Travel November 2008

The Gangster In My Tub

The author finds himself in hot water at a Japanese onsen.
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Slideshow: "Eternal Spring"



Charles C. Mann leads a tour of Japan's mountain baths and retreats

One of the first things to ask yourself when walking into a Japanese bath is, Am I Angelina Jolie? If the answer is yes, consider leaving. For a reason I’ll explain in a minute, most Japanese baths don’t let in people who are heavily tattooed.

The baths are known as onsen—hot springs. Japan being made up of volcanic islands, hot springs are plentiful. According to Anne Hotta and Yoko Ishiguro, the authors of A Guide to Japanese Hot Springs, if you visited one onsen a week, you would need more than 40 years to get to them all. Most onsen have associated inns, or ryokan, and the weekend trip to a mountain ryokan is as authentically and peculiarly Japanese as the August trip to the Mediterranean is authentically and peculiarly Italian.

Nonetheless, onsen can be intimidating. The Japanese are great at inventing complex systems of rules, and not so great at explaining those rules to foreign visitors. The onsen ban on tattoos is an example: it’s inexplicable unless you know that big, ornate tattoos are associated with the violent mobsters known as yakuza. More important, from the foreign visitor’s perspective, is the rule that cleaning and soaking are two distinct activities, and that baths are emphatically not for cleaning. Instead, you first go to an area outside the bath, where you sit on a little stool and wash yourself with fanatic thoroughness. Near the stool are a basin (fill with water, dump on self), a handheld shower (alternate use with basin), and big bottles of liquid soap and shampoo. The goal is to be so meticulously clean before climbing into the bath that you will not share any dirt with the other participants. If you fail to clean off, as I did the first time I went to an onsen, you will be rewarded by an unusual sight: half a dozen annoyed, naked people simultaneously exiting the water.

Japanese Baths
Some rare instances of yakuza in the baths
(Photo credit: Gideon Mendel/Corbis; Michael Rubenstein/Redux)

Almost all onsen have separate sections for men and women, although some have facilities where families can soak together. They may switch male and female wings from one day to the next, even from one hour to the next, perhaps to forestall any charge of favoritism. Which sex is currently occupying which space is indicated outside, with the character for man or woman. Visitors would be advised to learn those characters, and to check them every time. Failure to do so will have consequences as predictable as they are humiliating.

Then there’s the special towel most ryokan give guests. Small enough to use as a washcloth, it is just big enough to hang modestly in front of your tenders during the walk from the washing area to the bath. Different onsen then have different towel-regulation schemes. Some don’t let you put the towel in the bath, because that might get the water dirty; some want you to bring the towel into the bath, because otherwise cold blobs of cotton might litter the floor. Some guys finesse the issue by folding their towel and putting it on their head. Few Americans seem able to carry this off. Because I can never figure out beforehand which towel scheme is preferred, I simply copy what everyone else is doing.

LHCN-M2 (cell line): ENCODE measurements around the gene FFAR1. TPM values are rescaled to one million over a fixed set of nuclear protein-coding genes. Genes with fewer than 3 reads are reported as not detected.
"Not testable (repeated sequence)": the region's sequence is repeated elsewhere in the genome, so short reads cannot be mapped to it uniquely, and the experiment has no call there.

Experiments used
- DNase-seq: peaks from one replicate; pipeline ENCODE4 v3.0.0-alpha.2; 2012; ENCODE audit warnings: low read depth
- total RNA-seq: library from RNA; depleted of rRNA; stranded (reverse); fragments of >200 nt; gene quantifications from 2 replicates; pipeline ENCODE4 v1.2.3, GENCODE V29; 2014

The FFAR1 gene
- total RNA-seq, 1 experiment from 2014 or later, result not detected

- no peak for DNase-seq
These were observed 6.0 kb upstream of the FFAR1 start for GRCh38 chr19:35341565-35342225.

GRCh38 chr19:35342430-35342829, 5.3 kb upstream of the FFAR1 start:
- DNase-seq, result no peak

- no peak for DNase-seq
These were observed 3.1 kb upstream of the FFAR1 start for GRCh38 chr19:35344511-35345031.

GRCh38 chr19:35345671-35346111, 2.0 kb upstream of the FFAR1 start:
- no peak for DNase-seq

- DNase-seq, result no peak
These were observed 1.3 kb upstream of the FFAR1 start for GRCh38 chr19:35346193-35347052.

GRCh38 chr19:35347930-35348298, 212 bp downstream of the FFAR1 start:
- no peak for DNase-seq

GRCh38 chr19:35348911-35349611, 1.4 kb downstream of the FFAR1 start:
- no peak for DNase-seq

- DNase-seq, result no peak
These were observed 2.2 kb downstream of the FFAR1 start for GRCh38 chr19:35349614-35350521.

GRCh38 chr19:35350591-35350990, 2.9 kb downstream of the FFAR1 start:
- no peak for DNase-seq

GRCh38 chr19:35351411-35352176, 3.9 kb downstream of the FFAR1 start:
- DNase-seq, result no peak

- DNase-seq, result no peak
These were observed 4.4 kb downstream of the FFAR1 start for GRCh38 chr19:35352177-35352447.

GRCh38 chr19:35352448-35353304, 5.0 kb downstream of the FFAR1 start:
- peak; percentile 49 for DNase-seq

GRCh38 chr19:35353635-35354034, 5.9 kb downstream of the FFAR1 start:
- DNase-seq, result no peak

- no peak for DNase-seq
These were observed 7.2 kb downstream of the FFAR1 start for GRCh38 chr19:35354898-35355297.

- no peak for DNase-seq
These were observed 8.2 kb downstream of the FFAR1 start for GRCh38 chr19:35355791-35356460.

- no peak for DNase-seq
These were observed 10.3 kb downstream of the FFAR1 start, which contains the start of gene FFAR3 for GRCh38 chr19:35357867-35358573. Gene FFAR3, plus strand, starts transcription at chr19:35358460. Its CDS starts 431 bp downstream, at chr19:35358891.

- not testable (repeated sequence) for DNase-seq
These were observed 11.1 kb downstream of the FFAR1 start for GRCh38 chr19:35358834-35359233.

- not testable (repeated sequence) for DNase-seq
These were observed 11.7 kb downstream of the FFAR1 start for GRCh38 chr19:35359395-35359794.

Japanese Baths
The Takaragawa onsen
(Photo credit: Michael S. Yamashita/Corbis)

Every onsen has at least one bath in which the water is very hot. You’ve-gotta-be-kidding hot. Involuntary-exclamation-and-fanning-yourself hot. As you sit in this water, you can feel your muscles unkink. Many onsen also have a cold bath, usually just big enough for one or two people. Guests are supposed to plunge into this for short times only: hogging the cold-water bath is a no-no. So is jamming yourself in when it’s already occupied.

Why is all this fun? Japanese people sometimes explain the attraction with mumbo-jumbo about how onsen provide a spiritual experience. Personally, I think there’s something in the lizard part of our brain that really likes sitting around in hot water with no clothes on in a beautiful mountain setting. Also to be taken into account is that after the onsen, you can put on your yukata (a bathrobe-like garment provided by every ryokan) and eat wonderful food—the culinary quality at Japanese inns is amazingly high.

Don’t worry about not knowing the rules, I always tell first-timers. Ignorance can actually be an advantage. I once went to a mountain onsen with my brother-in-law Al, a physicist who works in Japan. Inside, some guy with tattoos had gotten in and was—just what you’d expect from a gangster!—boorishly hogging the cold-water bath. All the other bathers were glaring at him, but nobody said anything, inhibited by what was either Japanese politeness or the fear of getting murdered. My brother-in-law and I also wanted to get in the cold tub. Suddenly Al turned to me and said, “There’s only one thing the people here are more afraid of than a yakuza: a foreigner!” We grabbed our towels and mashed ourselves into the tub, practically on top of the mobster. “Howdy,” I said. The hardened criminal’s jaw dropped in horror. He was gone in seconds.

Sometimes it’s great to be a barbarian. A moment later, when we returned to the hot bath, the water felt absolutely wonderful.

Charles C. Mann is an Atlantic correspondent.
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Charles C. Mann, an Atlantic contributing editor, has been writing for the magazine since 1984. His recent books include 1491, based on his March 2002 cover story, and 1493.

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